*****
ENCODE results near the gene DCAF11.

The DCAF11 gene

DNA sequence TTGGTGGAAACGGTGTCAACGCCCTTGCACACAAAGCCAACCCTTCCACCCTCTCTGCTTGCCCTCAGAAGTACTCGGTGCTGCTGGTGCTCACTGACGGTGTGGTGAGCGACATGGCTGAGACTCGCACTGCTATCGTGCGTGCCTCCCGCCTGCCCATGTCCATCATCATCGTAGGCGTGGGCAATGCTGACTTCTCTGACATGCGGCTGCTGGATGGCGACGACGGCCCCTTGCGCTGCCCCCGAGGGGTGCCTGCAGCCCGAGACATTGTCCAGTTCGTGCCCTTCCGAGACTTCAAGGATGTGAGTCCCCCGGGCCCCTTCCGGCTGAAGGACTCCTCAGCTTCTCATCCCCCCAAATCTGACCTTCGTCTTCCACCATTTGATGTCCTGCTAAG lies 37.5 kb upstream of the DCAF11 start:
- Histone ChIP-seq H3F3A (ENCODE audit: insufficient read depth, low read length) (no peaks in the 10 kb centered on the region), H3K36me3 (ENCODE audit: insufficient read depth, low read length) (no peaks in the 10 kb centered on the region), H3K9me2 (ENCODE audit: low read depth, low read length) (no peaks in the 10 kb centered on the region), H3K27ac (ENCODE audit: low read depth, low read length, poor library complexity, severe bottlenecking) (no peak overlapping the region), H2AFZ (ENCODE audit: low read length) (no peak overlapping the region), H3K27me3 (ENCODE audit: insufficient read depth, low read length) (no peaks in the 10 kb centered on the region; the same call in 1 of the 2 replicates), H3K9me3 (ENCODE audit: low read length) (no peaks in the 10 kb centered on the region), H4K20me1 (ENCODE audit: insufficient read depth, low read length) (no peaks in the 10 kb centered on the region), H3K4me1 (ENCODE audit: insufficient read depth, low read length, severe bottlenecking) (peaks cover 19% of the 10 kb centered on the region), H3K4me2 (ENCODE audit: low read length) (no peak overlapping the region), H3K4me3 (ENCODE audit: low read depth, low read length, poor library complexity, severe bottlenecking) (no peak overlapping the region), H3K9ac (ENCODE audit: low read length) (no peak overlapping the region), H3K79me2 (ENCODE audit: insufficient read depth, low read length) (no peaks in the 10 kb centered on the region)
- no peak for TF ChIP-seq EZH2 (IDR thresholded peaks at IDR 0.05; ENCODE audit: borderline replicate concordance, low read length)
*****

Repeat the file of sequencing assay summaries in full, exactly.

ENCODE results near the gene DCAF11.

The DCAF11 gene

DNA sequence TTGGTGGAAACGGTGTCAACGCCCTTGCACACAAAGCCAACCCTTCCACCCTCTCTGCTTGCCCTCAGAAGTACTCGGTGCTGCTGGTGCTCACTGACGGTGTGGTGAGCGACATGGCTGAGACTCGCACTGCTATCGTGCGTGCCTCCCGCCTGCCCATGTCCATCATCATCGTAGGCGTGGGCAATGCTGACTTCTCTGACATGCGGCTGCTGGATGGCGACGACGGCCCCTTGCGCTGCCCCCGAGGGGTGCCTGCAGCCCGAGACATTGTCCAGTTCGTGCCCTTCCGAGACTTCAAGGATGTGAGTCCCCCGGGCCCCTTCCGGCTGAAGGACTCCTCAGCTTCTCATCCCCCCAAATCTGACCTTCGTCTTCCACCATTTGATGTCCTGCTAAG lies 37.5 kb upstream of the DCAF11 start:
- Histone ChIP-seq H3F3A (ENCODE audit: insufficient read depth, low read length) (no peaks in the 10 kb centered on the region), H3K36me3 (ENCODE audit: insufficient read depth, low read length) (no peaks in the 10 kb centered on the region), H3K9me2 (ENCODE audit: low read depth, low read length) (no peaks in the 10 kb centered on the region), H3K27ac (ENCODE audit: low read depth, low read length, poor library complexity, severe bottlenecking) (no peak overlapping the region), H2AFZ (ENCODE audit: low read length) (no peak overlapping the region), H3K27me3 (ENCODE audit: insufficient read depth, low read length) (no peaks in the 10 kb centered on the region; the same call in 1 of the 2 replicates), H3K9me3 (ENCODE audit: low read length) (no peaks in the 10 kb centered on the region), H4K20me1 (ENCODE audit: insufficient read depth, low read length) (no peaks in the 10 kb centered on the region), H3K4me1 (ENCODE audit: insufficient read depth, low read length, severe bottlenecking) (peaks cover 19% of the 10 kb centered on the region), H3K4me2 (ENCODE audit: low read length) (no peak overlapping the region), H3K4me3 (ENCODE audit: low read depth, low read length, poor library complexity, severe bottlenecking) (no peak overlapping the region), H3K9ac (ENCODE audit: low read length) (no peak overlapping the region), H3K79me2 (ENCODE audit: insufficient read depth, low read length) (no peaks in the 10 kb centered on the region)
- no peak for TF ChIP-seq EZH2 (IDR thresholded peaks at IDR 0.05; ENCODE audit: borderline replicate concordance, low read length)